As a cyber security professional, I spend most of my days speaking with customers and colleagues about all of the nefarious ways “the bad guys” can wreak havoc and how we can best defend ourselves. The topics we discuss often include situational awareness, defense-in-depth, threat intelligence, and new cyber security paradigms we may find ourselves adopting as the Internet of Things (IoT) evolves. I would assert that these are extremely important topics to sort out. But there’s a very important element not being discussed: the question of who will sort them out.
Simply put: what difference does it make if you have the world’s greatest technology if nobody in your organization knows what to do with it?
Cisco estimates that there will be a deficit of one million skilled cyber security professionals over the next five years. By 2015, 90 percent of jobs in the developed world will require some set of IT-related skill. The United States Department of Education reports that just 16 percent of U.S. high school seniors are proficient in math and are interested in pursuing a career in science, technology, engineering, or math (STEM). This at a time when the United States rates an appalling 17th in science and 25th in math among industrialized nations.
How big is this problem? Consider what’s being called the Silver Tsunami, which is the pending glut of baby boomers reaching retirement age. Let’s put aside the effects that this demographic wave will have on social programs in the U.S. such as Medicare and Social Security. From our seat in the information technology industry, the this generation represents a trove of irreplaceable institutional knowledge – the byproduct of decades of hands-on, real-world experience.
At first blush, it would seem that this would be a more relevant topic for human resource officers and recruiters than for cyber security professionals. However, a shortage of skilled professionals defending our networks or innovating to keep pace with the bad guys poses a threat to every organization, including private and public-sector organizations that operate critical infrastructure.
I recently had the chance to sit down with some experts who study the critical infrastructure sector, including our electrical grid. They note that the critical infrastructure sector is rapidly modernizing. And that is creating a huge need for workers with new skills.
|Read Marc’s editorial “IoT Security: We’re doing it wrong!”|
Professor Sharron Gillies, coordinator of the Energy Utilities Program at Quinsigamond Community College (QCC) in Worcester, MA told me that its useful to think of our electrical grid as going “from the 1950s to the 21st century in one big step.” As that happens, utilities are making an extensive investments in hiring and training new employees, with cyber security a key component of contemporary training.
Right now, there are several examples of cooperation among utilities, government, and higher education to develop these important, next-generation skill sets. National Grid collaborates on programs with QCC (also funded in part by a Department of Labor grant) as well as Worcester Polytechnic Institute (WPI) to develop utility-specific skills from linemen to operators to utility-focused cyber security.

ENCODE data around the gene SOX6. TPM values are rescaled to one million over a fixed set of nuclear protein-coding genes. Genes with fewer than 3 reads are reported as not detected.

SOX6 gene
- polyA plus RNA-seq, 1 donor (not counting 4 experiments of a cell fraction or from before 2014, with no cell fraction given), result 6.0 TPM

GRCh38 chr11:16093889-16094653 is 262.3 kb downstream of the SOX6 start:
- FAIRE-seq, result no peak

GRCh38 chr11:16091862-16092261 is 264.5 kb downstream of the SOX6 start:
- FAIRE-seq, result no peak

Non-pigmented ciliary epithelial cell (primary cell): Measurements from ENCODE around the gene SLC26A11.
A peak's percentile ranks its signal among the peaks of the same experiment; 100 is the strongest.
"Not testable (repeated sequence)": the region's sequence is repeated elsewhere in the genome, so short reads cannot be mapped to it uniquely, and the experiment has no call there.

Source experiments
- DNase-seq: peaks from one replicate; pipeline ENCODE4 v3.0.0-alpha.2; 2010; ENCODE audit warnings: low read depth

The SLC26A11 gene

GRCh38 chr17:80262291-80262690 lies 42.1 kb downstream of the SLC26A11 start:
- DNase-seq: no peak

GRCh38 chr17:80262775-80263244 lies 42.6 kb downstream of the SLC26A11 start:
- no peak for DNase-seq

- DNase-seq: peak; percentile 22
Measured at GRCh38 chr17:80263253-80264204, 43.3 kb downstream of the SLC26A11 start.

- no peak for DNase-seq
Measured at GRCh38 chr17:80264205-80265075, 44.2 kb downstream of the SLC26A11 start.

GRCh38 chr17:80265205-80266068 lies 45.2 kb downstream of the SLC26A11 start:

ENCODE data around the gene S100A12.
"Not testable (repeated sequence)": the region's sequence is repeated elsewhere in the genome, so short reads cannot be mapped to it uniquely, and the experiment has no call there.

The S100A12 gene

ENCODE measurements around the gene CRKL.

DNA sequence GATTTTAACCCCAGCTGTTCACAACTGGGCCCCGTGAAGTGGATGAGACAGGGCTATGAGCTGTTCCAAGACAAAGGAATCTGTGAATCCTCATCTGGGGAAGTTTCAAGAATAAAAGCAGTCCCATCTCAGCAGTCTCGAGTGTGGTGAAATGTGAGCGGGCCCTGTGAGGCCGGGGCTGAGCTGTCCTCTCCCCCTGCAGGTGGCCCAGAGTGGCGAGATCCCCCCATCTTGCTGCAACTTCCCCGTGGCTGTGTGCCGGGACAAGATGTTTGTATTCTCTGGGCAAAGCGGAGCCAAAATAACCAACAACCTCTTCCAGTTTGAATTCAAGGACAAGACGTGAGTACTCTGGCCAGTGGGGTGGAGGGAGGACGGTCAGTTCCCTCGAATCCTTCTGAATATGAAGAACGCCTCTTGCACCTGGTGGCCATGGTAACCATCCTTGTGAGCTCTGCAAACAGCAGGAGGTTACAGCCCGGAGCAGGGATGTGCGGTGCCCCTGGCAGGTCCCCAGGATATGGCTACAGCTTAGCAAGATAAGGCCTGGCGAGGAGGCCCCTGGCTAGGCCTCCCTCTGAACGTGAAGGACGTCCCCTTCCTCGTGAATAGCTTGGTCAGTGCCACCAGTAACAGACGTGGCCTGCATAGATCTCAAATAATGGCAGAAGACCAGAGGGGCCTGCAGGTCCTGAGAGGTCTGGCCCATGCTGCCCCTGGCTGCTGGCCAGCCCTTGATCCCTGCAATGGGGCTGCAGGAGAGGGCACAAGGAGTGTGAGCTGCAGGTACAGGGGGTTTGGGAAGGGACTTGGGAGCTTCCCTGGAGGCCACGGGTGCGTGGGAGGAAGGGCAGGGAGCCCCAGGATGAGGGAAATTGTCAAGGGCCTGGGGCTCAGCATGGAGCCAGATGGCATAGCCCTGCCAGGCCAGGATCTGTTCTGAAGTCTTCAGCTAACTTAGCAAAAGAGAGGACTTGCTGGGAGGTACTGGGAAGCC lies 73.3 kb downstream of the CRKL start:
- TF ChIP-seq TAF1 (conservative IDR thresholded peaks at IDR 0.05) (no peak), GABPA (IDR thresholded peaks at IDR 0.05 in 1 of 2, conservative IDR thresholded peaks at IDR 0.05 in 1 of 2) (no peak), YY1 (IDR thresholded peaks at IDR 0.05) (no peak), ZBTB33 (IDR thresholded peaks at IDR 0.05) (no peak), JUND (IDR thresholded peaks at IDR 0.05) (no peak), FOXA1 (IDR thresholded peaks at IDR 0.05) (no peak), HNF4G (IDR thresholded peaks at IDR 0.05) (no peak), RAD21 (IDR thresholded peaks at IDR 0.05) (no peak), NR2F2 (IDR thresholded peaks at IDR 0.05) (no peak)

The University of Illinois at Champaign-Urbana is partnered with the University of Washington, University of California at Davis, and Dartmouth College under an umbrella organization called Trustworthy Cyber Infrastructure for the Power Grid (TCIPG), which is funded through grants from the Department of Energy and Department of Homeland Security. TCIPG boasts one of, if not, the largest, most comprehensive utility-focused cyber security test beds in the world. TCIPG also develops unique educational tools and games for students K-12; – The Center for Advanced Energy Studies (CAES) is a partnership among Idaho National Labs (INL) and Boise State University, Idaho State University, and University of Idaho. CAES functions as both a research body and an educational body, primarily focused on the nuclear energy industry.
Unfortunately for the utilities, it’s not as simple as investing in programs such as these and then scooping up the newly minted experts as they graduate. They often find themselves competing with companies such as Google, Microsoft, or Apple for the best and the brightest. Isn’t it the reward for helping to secure and improve the nation’s critical infrastructure enough? For some, it is, but graduating students have a range of motivations including the pragmatic need to pay off student loans. Tim Yardley, the Associate Director of Technology at the University of Illinois at Champaign-Urbana, told me he took a sizable pay cut for the reward in working in academia. But not every promising student will be willing to make that sacrifice.
Utilities need to think strategically by getting involved with students earlier than graduation to help build the rapport that may help sway graduates’ decisions on which offer to accept. Specifically, Yardley recommends that utilities include students in projects that leverage their (affordable) skills and offer the students a challenge. In one such case, a student developed an outage tracking system for a utility that mapped outages in Google Maps. This helped improve the utility’s predictive model based on a developed clustering algorithm developed by the student.
The promise of the future – including promising technologies that make up the Internet of Things (IoT)- will not be realized just by innovation in networking, miniaturization and communications. We will also need to shoe up and improve the critical infrastructure upon which the Internet of Things depends. That responsibility rests on all of our shoulders, and it is in our best interest to act. If we do not, then we will not just lose an economic opportunity, but will also put ourselves at risk.